"Genome sequencing combined with powerful new research technologies has greatly expanded the number of potential drug targets, offering enormous opportunities to address unmet medical needs. However, for proteins with flat, featureless surfaces or for protein-protein interactions, it has been difficult to impossible to generate ligands based on classical small molecules, hindering their evaluation as targets and the development of drugs.
Herein, we propose a new method and its application for targeting the so-called ""undruggable"" proteins by tapping into a new chemical space, generated by ""merging"" biological and chemical compound libraries. In brief, millions of short cyclic peptides (4–6 amino acids) genetically encoded by phage display (generated with methods we established previously) will be expanded by combinatorially attaching via lateral groups > 1000 different chemical fragments in separate wells of microwell plates. We will develop a strategy that combines the elements of i) automation, ii) liquid transfer by acoustic dispensing, iii) single-round phage display panning, iv) ""phage PCR"" and a primer coding strategy, v) next-generation sequencing (NGS) and vi) computational sequence analysis to perform phage display selections with a library comprising > 1000 non-natural building blocks.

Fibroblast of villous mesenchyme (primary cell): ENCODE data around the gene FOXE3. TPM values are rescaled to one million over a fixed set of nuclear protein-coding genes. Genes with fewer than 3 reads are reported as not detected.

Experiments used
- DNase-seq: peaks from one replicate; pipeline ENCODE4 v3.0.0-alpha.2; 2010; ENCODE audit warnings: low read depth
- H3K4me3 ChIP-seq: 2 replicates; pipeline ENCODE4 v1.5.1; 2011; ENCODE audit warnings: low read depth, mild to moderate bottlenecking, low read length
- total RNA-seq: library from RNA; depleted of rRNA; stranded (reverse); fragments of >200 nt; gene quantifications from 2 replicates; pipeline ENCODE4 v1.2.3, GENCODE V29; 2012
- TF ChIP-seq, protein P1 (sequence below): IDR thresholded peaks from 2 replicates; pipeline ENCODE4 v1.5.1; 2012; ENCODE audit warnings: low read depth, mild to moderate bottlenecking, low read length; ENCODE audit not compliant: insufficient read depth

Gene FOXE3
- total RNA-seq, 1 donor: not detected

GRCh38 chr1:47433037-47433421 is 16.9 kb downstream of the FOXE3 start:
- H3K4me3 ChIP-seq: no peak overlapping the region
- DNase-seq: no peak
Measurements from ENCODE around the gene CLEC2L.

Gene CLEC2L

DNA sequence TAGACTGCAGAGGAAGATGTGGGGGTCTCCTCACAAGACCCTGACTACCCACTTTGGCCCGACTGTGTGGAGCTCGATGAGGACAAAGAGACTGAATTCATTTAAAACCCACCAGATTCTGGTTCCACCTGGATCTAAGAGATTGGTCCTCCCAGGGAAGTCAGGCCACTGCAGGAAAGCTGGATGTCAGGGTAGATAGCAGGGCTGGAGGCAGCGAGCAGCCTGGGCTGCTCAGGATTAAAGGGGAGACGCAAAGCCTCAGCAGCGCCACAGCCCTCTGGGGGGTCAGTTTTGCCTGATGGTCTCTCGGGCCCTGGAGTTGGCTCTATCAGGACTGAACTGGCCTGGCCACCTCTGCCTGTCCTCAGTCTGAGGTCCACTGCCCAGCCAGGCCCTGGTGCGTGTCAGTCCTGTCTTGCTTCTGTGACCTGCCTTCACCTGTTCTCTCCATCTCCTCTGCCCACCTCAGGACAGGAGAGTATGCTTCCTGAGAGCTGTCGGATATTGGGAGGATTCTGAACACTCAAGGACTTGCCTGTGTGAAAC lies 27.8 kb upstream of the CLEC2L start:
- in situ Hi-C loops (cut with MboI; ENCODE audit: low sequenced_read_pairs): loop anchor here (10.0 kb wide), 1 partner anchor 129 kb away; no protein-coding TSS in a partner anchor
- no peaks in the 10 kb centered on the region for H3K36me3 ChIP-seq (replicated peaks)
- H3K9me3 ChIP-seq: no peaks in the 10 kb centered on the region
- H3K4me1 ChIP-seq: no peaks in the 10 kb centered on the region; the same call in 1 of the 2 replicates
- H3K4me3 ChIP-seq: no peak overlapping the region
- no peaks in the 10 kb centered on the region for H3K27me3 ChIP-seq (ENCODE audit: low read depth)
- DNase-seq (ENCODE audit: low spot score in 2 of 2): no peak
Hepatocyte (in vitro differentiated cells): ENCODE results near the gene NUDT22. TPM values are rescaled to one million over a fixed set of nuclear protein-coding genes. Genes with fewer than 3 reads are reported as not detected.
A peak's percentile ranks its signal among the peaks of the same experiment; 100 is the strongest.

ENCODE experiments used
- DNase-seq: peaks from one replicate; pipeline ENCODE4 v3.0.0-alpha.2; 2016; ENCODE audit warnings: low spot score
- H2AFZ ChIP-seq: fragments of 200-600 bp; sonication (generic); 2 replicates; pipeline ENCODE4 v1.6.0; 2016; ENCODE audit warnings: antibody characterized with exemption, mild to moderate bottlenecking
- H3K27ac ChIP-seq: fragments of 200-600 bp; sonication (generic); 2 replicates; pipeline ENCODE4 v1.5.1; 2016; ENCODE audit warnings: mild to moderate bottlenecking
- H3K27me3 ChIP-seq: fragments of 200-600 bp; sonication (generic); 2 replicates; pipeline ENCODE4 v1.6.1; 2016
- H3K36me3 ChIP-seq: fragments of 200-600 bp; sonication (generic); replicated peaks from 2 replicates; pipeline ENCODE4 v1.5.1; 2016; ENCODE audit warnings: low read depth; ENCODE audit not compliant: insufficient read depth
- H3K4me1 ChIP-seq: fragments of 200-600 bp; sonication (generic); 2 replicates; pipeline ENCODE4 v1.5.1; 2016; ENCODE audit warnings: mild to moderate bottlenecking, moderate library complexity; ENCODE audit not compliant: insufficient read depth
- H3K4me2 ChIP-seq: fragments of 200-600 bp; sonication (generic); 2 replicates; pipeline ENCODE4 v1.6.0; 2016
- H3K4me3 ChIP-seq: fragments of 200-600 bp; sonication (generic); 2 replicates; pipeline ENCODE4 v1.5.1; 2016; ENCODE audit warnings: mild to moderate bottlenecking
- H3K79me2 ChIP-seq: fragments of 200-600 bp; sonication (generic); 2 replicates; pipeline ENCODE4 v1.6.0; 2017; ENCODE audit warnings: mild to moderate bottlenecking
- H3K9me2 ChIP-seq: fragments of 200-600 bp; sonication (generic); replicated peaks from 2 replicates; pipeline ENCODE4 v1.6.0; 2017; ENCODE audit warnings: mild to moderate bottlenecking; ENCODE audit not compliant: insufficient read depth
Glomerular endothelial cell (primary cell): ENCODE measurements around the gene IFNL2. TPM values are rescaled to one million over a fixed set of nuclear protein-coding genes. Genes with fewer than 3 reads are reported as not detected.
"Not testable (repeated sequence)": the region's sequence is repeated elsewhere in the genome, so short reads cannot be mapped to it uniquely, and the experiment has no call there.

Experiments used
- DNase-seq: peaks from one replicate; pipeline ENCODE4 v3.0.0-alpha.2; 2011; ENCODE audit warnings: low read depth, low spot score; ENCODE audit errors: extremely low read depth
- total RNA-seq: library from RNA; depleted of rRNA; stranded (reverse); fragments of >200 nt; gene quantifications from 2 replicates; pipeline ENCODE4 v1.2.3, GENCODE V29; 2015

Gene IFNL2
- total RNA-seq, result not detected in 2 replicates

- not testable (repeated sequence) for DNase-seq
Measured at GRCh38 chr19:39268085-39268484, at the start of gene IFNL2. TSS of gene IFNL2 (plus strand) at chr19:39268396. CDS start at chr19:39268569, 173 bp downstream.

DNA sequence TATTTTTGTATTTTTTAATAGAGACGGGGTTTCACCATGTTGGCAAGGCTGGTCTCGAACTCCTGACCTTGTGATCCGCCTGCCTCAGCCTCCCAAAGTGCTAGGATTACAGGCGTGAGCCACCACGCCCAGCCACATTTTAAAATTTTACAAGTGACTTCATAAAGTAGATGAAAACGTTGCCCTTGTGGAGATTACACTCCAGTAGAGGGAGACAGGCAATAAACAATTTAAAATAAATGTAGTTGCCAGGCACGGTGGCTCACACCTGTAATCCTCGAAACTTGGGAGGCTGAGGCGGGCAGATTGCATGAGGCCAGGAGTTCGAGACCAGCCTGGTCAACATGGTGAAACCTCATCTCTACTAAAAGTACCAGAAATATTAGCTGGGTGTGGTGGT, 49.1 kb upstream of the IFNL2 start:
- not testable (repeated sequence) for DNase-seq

We expect that this technology will deliver ligands to challenging proteins and facilitate their evaluation as drug targets. The ligands are kept small on purpose, below one kDa, and the polarity is limited so that they are more likely to be cell permeable and so they may directly serve as leads for the generation of oral drugs.
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